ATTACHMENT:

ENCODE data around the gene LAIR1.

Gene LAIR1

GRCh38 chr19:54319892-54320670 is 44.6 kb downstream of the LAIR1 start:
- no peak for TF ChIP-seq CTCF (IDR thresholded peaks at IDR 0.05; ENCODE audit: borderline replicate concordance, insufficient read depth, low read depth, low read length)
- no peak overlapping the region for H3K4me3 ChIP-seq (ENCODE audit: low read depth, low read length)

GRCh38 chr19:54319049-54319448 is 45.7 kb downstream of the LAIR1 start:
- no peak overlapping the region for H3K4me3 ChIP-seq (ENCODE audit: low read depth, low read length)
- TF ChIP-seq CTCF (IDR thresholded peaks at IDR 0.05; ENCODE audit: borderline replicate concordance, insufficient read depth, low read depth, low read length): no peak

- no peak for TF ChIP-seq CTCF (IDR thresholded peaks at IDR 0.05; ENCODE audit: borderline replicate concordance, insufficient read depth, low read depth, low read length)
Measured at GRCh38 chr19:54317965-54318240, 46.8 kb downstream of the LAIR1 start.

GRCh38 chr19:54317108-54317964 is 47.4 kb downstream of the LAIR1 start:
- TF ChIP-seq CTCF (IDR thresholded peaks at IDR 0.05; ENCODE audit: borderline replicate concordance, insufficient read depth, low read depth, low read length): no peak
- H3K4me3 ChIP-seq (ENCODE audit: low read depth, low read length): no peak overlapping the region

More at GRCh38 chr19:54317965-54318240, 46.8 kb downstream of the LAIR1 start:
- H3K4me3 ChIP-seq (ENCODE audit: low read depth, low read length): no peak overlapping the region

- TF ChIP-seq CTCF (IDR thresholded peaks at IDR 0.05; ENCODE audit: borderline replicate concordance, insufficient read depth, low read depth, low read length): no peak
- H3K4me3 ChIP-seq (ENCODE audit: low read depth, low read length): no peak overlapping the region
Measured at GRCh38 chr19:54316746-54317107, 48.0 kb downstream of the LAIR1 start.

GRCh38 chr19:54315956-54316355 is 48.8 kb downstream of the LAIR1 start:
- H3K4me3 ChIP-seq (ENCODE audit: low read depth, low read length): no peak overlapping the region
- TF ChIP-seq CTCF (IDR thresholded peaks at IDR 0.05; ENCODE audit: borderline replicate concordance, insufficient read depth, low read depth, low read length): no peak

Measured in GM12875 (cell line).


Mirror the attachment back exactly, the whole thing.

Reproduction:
ENCODE data around the gene LAIR1.

Gene LAIR1

GRCh38 chr19:54319892-54320670 is 44.6 kb downstream of the LAIR1 start:
- no peak for TF ChIP-seq CTCF (IDR thresholded peaks at IDR 0.05; ENCODE audit: borderline replicate concordance, insufficient read depth, low read depth, low read length)
- no peak overlapping the region for H3K4me3 ChIP-seq (ENCODE audit: low read depth, low read length)

GRCh38 chr19:54319049-54319448 is 45.7 kb downstream of the LAIR1 start:
- no peak overlapping the region for H3K4me3 ChIP-seq (ENCODE audit: low read depth, low read length)
- TF ChIP-seq CTCF (IDR thresholded peaks at IDR 0.05; ENCODE audit: borderline replicate concordance, insufficient read depth, low read depth, low read length): no peak

- no peak for TF ChIP-seq CTCF (IDR thresholded peaks at IDR 0.05; ENCODE audit: borderline replicate concordance, insufficient read depth, low read depth, low read length)
Measured at GRCh38 chr19:54317965-54318240, 46.8 kb downstream of the LAIR1 start.

GRCh38 chr19:54317108-54317964 is 47.4 kb downstream of the LAIR1 start:
- TF ChIP-seq CTCF (IDR thresholded peaks at IDR 0.05; ENCODE audit: borderline replicate concordance, insufficient read depth, low read depth, low read length): no peak
- H3K4me3 ChIP-seq (ENCODE audit: low read depth, low read length): no peak overlapping the region

More at GRCh38 chr19:54317965-54318240, 46.8 kb downstream of the LAIR1 start:
- H3K4me3 ChIP-seq (ENCODE audit: low read depth, low read length): no peak overlapping the region

- TF ChIP-seq CTCF (IDR thresholded peaks at IDR 0.05; ENCODE audit: borderline replicate concordance, insufficient read depth, low read depth, low read length): no peak
- H3K4me3 ChIP-seq (ENCODE audit: low read depth, low read length): no peak overlapping the region
Measured at GRCh38 chr19:54316746-54317107, 48.0 kb downstream of the LAIR1 start.

GRCh38 chr19:54315956-54316355 is 48.8 kb downstream of the LAIR1 start:
- H3K4me3 ChIP-seq (ENCODE audit: low read depth, low read length): no peak overlapping the region
- TF ChIP-seq CTCF (IDR thresholded peaks at IDR 0.05; ENCODE audit: borderline replicate concordance, insufficient read depth, low read depth, low read length): no peak

Measured in GM12875 (cell line).